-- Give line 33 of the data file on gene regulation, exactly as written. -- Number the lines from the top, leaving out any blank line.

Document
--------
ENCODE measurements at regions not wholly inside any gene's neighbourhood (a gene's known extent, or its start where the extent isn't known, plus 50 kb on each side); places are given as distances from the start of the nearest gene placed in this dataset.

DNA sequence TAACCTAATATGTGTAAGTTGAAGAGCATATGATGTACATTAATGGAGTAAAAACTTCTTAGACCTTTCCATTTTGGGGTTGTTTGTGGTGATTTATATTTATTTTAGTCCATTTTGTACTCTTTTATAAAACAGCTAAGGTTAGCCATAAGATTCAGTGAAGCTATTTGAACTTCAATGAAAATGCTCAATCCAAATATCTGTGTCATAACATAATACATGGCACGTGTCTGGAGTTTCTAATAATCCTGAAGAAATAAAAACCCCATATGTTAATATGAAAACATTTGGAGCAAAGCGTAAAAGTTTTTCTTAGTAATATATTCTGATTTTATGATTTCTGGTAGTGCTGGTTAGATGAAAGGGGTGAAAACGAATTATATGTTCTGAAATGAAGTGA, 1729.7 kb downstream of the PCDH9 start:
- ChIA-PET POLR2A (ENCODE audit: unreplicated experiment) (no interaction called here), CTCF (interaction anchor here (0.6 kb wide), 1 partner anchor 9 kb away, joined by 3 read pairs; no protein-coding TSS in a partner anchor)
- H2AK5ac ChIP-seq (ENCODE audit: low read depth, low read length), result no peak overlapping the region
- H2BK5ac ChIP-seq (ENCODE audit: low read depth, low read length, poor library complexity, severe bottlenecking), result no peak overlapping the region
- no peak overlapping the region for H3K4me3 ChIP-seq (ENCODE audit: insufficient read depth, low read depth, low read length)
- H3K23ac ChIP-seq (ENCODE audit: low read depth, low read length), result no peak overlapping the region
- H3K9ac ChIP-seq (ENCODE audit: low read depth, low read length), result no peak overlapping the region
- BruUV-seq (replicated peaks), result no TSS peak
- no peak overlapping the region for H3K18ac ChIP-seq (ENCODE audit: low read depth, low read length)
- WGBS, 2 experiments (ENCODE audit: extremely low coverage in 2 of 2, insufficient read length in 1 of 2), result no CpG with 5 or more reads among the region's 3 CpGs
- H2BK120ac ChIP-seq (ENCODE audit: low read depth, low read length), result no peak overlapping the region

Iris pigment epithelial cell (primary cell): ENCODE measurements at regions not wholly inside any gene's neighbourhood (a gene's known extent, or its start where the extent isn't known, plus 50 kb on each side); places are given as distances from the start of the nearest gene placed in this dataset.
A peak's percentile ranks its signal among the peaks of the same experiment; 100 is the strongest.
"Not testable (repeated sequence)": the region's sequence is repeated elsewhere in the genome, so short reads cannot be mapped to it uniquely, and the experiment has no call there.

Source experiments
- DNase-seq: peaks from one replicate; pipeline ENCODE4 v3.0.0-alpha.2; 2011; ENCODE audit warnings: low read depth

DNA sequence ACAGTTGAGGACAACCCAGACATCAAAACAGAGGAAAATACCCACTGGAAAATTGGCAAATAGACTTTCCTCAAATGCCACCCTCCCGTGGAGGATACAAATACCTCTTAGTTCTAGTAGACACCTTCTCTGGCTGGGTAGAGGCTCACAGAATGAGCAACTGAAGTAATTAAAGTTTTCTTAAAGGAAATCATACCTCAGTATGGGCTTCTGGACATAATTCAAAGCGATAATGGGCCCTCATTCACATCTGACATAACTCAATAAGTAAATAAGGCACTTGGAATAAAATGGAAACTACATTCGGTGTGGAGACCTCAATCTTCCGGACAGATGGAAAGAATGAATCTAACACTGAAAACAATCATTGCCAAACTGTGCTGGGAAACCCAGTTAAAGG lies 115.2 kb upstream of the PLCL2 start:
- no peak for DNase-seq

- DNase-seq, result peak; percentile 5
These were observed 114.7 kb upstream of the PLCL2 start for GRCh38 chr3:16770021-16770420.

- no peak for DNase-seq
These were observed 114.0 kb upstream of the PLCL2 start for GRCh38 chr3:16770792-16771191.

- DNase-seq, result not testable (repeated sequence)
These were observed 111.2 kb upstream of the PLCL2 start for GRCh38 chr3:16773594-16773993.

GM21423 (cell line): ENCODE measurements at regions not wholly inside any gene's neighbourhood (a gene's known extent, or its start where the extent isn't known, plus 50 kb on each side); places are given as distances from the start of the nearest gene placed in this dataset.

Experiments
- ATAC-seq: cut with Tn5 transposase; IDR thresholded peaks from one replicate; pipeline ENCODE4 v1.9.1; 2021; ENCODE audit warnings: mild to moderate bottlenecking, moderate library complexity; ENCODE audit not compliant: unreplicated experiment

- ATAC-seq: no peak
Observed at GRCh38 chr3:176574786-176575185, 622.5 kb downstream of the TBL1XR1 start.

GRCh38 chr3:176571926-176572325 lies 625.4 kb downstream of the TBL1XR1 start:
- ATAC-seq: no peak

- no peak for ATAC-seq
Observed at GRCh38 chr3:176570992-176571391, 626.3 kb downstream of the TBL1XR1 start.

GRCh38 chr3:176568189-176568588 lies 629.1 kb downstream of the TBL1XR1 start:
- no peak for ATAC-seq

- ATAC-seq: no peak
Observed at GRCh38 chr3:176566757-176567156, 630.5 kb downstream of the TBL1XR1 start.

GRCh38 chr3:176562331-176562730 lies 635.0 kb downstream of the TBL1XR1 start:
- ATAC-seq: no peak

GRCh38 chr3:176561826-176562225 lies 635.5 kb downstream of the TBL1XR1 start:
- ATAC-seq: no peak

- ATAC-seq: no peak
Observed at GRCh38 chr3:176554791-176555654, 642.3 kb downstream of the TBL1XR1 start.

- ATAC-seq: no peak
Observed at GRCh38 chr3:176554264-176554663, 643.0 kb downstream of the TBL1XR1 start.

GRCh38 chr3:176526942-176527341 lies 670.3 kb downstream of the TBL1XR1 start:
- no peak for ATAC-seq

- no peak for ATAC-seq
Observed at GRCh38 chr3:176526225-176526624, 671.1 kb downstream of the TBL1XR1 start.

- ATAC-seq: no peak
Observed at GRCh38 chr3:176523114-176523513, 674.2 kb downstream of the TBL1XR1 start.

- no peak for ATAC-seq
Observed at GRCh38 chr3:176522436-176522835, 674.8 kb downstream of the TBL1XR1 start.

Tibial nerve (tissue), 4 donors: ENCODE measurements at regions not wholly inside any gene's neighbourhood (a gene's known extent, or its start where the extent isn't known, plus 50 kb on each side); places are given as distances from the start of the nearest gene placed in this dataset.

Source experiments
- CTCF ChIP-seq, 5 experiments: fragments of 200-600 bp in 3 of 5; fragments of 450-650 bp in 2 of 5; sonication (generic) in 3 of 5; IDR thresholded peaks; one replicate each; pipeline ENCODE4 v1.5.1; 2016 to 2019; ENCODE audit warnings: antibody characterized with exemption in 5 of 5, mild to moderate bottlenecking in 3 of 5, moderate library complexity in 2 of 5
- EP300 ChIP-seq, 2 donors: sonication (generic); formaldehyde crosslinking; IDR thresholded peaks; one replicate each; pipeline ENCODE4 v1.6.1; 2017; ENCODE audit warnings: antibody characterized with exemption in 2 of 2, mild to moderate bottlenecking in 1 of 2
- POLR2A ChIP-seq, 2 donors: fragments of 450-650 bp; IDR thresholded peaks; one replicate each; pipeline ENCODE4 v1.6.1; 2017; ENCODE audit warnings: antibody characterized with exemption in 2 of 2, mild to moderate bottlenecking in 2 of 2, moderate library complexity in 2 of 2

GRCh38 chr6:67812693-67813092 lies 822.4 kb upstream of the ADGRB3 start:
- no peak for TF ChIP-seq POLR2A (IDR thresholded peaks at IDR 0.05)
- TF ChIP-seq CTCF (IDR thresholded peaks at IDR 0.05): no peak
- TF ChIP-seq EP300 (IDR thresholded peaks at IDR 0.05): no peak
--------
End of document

- no peak for ATAC-seq